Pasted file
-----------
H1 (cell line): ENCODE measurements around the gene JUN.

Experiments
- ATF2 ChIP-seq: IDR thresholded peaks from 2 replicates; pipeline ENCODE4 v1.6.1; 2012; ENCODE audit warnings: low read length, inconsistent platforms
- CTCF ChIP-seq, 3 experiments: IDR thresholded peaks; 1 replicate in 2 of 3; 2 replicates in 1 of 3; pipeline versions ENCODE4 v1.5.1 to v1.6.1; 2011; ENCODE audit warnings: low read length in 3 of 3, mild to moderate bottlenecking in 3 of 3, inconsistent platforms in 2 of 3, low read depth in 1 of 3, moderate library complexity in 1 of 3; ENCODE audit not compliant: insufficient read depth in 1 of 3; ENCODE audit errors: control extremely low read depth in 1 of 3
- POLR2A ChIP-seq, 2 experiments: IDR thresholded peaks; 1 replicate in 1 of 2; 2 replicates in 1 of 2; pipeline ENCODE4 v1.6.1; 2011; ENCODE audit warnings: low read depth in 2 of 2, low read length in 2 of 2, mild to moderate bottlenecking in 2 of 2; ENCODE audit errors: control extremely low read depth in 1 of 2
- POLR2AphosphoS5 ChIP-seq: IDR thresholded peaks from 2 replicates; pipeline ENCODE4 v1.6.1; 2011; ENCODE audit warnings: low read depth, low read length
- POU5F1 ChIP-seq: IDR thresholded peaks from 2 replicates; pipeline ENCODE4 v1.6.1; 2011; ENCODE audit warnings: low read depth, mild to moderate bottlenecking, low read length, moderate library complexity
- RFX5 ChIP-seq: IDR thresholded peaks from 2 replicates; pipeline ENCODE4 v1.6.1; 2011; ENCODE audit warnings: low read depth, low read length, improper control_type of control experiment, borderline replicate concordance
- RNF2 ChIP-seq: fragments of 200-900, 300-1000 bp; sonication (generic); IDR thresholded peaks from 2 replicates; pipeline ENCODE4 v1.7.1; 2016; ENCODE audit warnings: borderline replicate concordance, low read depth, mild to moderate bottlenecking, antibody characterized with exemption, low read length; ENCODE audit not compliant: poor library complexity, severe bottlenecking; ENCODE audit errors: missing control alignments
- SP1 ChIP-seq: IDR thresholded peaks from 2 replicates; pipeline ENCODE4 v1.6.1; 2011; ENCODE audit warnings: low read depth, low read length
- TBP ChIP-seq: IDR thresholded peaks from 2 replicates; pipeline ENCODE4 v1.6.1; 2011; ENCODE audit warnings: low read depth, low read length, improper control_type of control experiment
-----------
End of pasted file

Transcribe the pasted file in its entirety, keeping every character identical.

H1 (cell line): ENCODE measurements around the gene JUN.

Experiments
- ATF2 ChIP-seq: IDR thresholded peaks from 2 replicates; pipeline ENCODE4 v1.6.1; 2012; ENCODE audit warnings: low read length, inconsistent platforms
- CTCF ChIP-seq, 3 experiments: IDR thresholded peaks; 1 replicate in 2 of 3; 2 replicates in 1 of 3; pipeline versions ENCODE4 v1.5.1 to v1.6.1; 2011; ENCODE audit warnings: low read length in 3 of 3, mild to moderate bottlenecking in 3 of 3, inconsistent platforms in 2 of 3, low read depth in 1 of 3, moderate library complexity in 1 of 3; ENCODE audit not compliant: insufficient read depth in 1 of 3; ENCODE audit errors: control extremely low read depth in 1 of 3
- POLR2A ChIP-seq, 2 experiments: IDR thresholded peaks; 1 replicate in 1 of 2; 2 replicates in 1 of 2; pipeline ENCODE4 v1.6.1; 2011; ENCODE audit warnings: low read depth in 2 of 2, low read length in 2 of 2, mild to moderate bottlenecking in 2 of 2; ENCODE audit errors: control extremely low read depth in 1 of 2
- POLR2AphosphoS5 ChIP-seq: IDR thresholded peaks from 2 replicates; pipeline ENCODE4 v1.6.1; 2011; ENCODE audit warnings: low read depth, low read length
- POU5F1 ChIP-seq: IDR thresholded peaks from 2 replicates; pipeline ENCODE4 v1.6.1; 2011; ENCODE audit warnings: low read depth, mild to moderate bottlenecking, low read length, moderate library complexity
- RFX5 ChIP-seq: IDR thresholded peaks from 2 replicates; pipeline ENCODE4 v1.6.1; 2011; ENCODE audit warnings: low read depth, low read length, improper control_type of control experiment, borderline replicate concordance
- RNF2 ChIP-seq: fragments of 200-900, 300-1000 bp; sonication (generic); IDR thresholded peaks from 2 replicates; pipeline ENCODE4 v1.7.1; 2016; ENCODE audit warnings: borderline replicate concordance, low read depth, mild to moderate bottlenecking, antibody characterized with exemption, low read length; ENCODE audit not compliant: poor library complexity, severe bottlenecking; ENCODE audit errors: missing control alignments
- SP1 ChIP-seq: IDR thresholded peaks from 2 replicates; pipeline ENCODE4 v1.6.1; 2011; ENCODE audit warnings: low read depth, low read length
- TBP ChIP-seq: IDR thresholded peaks from 2 replicates; pipeline ENCODE4 v1.6.1; 2011; ENCODE audit warnings: low read depth, low read length, improper control_type of control experiment